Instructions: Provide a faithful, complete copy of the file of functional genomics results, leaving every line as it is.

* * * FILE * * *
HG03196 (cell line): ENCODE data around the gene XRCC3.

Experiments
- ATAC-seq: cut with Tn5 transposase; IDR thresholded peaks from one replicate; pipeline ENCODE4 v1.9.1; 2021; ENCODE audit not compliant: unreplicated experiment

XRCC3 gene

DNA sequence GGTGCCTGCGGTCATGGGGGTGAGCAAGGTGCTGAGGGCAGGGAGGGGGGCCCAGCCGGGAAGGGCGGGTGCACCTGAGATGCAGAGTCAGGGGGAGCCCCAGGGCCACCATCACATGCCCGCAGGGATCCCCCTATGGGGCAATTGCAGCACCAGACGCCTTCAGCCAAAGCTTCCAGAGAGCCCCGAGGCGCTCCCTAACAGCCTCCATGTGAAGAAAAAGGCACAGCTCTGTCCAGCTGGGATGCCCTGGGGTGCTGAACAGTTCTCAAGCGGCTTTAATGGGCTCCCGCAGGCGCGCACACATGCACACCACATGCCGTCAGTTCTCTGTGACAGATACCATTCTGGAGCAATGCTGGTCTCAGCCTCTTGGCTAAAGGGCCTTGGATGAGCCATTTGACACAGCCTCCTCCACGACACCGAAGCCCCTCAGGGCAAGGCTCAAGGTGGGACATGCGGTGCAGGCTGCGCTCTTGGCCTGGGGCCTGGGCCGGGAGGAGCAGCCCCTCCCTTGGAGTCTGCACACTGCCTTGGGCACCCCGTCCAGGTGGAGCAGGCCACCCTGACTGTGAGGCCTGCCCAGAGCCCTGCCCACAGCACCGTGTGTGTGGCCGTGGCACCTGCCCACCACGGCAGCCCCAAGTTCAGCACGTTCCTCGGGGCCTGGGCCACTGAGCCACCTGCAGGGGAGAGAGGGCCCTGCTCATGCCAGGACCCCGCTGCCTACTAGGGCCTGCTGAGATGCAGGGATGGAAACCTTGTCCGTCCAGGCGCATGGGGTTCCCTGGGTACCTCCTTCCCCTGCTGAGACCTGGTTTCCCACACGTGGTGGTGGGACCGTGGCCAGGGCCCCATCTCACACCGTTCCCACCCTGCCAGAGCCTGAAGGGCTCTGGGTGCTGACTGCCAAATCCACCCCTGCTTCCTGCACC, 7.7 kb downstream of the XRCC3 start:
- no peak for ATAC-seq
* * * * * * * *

HG03196 (cell line): ENCODE data around the gene XRCC3.

Experiments
- ATAC-seq: cut with Tn5 transposase; IDR thresholded peaks from one replicate; pipeline ENCODE4 v1.9.1; 2021; ENCODE audit not compliant: unreplicated experiment

XRCC3 gene

DNA sequence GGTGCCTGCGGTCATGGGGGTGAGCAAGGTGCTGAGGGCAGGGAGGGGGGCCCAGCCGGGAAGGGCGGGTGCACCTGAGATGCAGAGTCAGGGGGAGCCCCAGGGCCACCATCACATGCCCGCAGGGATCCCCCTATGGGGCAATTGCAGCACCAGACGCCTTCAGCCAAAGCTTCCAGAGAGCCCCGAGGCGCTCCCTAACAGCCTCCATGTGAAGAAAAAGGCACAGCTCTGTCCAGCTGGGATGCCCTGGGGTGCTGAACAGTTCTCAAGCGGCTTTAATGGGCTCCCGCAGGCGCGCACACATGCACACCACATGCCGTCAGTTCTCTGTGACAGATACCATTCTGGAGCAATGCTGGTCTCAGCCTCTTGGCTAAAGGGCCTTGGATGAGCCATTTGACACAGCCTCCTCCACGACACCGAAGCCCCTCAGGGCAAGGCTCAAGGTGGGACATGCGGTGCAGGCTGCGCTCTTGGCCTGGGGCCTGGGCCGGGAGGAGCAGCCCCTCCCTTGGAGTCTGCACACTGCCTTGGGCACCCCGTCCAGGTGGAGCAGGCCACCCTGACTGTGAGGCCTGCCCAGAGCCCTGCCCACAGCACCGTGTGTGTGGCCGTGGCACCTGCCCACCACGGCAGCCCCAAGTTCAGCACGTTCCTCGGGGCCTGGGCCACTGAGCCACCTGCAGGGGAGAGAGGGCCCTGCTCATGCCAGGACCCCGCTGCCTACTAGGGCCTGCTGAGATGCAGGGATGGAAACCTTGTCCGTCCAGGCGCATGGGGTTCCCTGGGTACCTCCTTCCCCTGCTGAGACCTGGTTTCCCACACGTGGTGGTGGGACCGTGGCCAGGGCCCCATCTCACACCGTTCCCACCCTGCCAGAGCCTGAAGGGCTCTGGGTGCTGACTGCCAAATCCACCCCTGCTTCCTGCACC, 7.7 kb downstream of the XRCC3 start:
- no peak for ATAC-seq